NASA said on Friday that after a successful preliminary test of the rotor, a NASA helicopter placed on Mars may make its first flight within two days. At present, for the first time ever to try to power on another planet, the plan for controlled flight is that the four-pound (1.8kg) helicopter called Ingenuity will depart from the Jezero Crater on Mars at 10:54 p.m. EST on Sunday. Take off NASA said (8:24 AM US Standard Time), hover it 10 feet (3 meters) above the ground for half a minute.

Ingenuity business manager Tim Canham (Tim Canham) said at the press conference: “This helicopter is very good and looks healthy.” He said: “Last night, we performed a 50 RPM rotation. We rotated the blade very slowly and carefully during the rotation.”

Sunday’s plan is to make it rise, fly only vertically, hover and rotate for 30 seconds to take a photo of the eternal wanderer, who landed on Mars on February 18 with a helicopter fixed on its underside.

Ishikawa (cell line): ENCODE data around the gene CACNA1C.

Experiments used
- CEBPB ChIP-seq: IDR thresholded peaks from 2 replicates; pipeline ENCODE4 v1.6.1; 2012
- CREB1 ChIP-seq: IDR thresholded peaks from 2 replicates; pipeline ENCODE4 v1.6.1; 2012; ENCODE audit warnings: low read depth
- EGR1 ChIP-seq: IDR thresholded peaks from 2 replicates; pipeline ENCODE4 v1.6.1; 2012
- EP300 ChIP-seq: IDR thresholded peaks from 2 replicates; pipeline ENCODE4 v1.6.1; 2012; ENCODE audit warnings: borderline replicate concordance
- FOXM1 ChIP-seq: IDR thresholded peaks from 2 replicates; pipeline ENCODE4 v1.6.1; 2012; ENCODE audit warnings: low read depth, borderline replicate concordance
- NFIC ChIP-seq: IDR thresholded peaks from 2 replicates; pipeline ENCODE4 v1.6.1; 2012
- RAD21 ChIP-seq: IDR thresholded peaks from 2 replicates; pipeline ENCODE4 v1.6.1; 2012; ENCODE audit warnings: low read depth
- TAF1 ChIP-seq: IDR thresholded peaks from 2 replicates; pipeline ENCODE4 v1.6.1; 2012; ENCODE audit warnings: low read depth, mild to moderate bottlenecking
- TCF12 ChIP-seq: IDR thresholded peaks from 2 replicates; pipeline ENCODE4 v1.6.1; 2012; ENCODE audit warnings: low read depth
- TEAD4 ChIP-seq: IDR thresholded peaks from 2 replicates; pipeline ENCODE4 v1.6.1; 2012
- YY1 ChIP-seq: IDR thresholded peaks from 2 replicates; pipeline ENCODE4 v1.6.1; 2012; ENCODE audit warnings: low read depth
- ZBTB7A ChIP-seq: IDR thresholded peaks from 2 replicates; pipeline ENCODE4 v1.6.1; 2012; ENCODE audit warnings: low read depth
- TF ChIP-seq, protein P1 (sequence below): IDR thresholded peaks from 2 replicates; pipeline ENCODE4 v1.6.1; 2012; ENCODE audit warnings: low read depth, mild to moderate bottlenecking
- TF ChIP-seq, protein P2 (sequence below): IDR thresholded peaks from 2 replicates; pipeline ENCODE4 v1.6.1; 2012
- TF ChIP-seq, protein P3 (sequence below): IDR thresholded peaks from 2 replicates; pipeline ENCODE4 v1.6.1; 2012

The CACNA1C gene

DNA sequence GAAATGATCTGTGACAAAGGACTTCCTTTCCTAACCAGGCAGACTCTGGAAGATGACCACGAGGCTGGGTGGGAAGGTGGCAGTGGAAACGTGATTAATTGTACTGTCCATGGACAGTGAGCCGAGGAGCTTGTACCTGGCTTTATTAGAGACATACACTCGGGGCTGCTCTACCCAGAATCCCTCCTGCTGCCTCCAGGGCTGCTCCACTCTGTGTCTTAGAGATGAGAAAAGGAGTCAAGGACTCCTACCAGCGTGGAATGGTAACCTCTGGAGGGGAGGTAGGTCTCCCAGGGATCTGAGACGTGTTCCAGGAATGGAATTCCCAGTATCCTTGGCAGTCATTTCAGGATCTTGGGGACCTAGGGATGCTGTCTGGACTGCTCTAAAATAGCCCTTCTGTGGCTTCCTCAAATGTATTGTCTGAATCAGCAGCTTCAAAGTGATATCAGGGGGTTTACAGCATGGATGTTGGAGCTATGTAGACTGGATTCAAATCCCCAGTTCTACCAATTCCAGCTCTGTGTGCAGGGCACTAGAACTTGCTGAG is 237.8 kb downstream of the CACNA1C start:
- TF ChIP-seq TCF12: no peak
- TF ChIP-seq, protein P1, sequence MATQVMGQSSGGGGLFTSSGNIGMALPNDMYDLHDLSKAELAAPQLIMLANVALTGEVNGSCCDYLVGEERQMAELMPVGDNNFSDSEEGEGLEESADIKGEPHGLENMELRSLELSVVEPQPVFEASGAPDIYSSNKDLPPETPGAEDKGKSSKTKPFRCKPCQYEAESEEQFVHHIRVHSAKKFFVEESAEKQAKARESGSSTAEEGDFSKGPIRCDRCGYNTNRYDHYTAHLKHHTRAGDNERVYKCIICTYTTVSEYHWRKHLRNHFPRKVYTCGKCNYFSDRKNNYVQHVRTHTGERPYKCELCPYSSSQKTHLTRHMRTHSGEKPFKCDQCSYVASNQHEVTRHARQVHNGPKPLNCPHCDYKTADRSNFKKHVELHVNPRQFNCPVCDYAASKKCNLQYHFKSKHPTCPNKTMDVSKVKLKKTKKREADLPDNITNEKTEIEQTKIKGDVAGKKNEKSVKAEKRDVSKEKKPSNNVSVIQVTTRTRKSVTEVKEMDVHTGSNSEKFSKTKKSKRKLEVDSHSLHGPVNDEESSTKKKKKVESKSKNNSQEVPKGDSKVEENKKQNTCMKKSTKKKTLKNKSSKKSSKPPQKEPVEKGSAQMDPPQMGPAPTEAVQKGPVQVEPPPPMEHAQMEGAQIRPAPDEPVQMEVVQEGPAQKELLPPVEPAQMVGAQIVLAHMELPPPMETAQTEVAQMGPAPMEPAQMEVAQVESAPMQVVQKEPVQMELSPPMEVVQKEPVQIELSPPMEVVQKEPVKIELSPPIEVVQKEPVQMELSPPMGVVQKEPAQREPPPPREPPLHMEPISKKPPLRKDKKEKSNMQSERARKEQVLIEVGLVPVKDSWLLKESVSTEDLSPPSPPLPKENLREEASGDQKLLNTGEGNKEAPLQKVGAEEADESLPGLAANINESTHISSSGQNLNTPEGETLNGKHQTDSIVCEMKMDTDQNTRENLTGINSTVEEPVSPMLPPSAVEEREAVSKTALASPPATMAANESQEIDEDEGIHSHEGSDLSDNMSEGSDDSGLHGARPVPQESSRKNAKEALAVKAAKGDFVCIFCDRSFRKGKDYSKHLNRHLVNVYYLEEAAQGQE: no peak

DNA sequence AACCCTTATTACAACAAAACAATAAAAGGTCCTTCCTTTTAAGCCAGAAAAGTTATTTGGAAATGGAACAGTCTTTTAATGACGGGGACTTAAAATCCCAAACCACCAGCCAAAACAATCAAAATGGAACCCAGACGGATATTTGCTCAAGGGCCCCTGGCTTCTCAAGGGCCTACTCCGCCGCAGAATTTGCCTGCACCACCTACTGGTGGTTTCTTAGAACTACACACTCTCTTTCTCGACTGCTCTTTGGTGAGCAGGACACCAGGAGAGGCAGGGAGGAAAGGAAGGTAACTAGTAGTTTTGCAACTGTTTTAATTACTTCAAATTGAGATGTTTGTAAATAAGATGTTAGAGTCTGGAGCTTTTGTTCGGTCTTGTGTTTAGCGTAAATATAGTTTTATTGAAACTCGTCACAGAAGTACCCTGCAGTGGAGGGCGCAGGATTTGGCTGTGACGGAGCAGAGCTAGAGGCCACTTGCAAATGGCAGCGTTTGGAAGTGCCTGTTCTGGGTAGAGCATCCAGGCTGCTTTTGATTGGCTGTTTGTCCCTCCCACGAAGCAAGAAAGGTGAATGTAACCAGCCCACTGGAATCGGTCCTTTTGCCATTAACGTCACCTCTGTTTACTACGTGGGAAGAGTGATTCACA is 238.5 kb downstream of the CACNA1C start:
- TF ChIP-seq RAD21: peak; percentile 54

Then, put Ingenuity back on the surface.

Since it takes 15 minutes for the signal to travel from Earth to Mars, and because of the harsh environment of distant planets, the flight will be automatic and pre-programmed into the aircraft.

Ingenuity project manager MiMi Aung said: “Mars is not only difficult when you land, but also when trying to take off from it and fly around.”

She explained that the gravitational force of this planet is significantly smaller than that of the earth, but less than one percent of the atmospheric pressure on the surface.

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This makes it necessary for Ingenuity to rotate its rotor blades much faster than helicopters on Earth in order to fly.

Aung said: “Put these things together and you have a tool that requires all the information to be entered correctly.”

NASA shot a short video on the rover just a few meters away, recording the test of the rotor, which looked like a small drone.

Ang said that the second test will be conducted today to make the rotor run at high speed.

She said: “The only uncertainty is still the actual environment of Mars.”

NASA considers unprecedented helicopter operations to be highly risky, but said it can obtain valuable data on the state of Mars.

NASA plans to conduct up to five flights in a month, each flight becoming increasingly difficult.

Why did LG give up its smartphone business? We discussed it on the gadget 360 podcast Orbital. Later (from 22:00), we will discuss the new cooperative RPG shooting game Outriders. Orbital is available for Apple Podcast, Google Podcast, Spotify and wherever you get podcasts.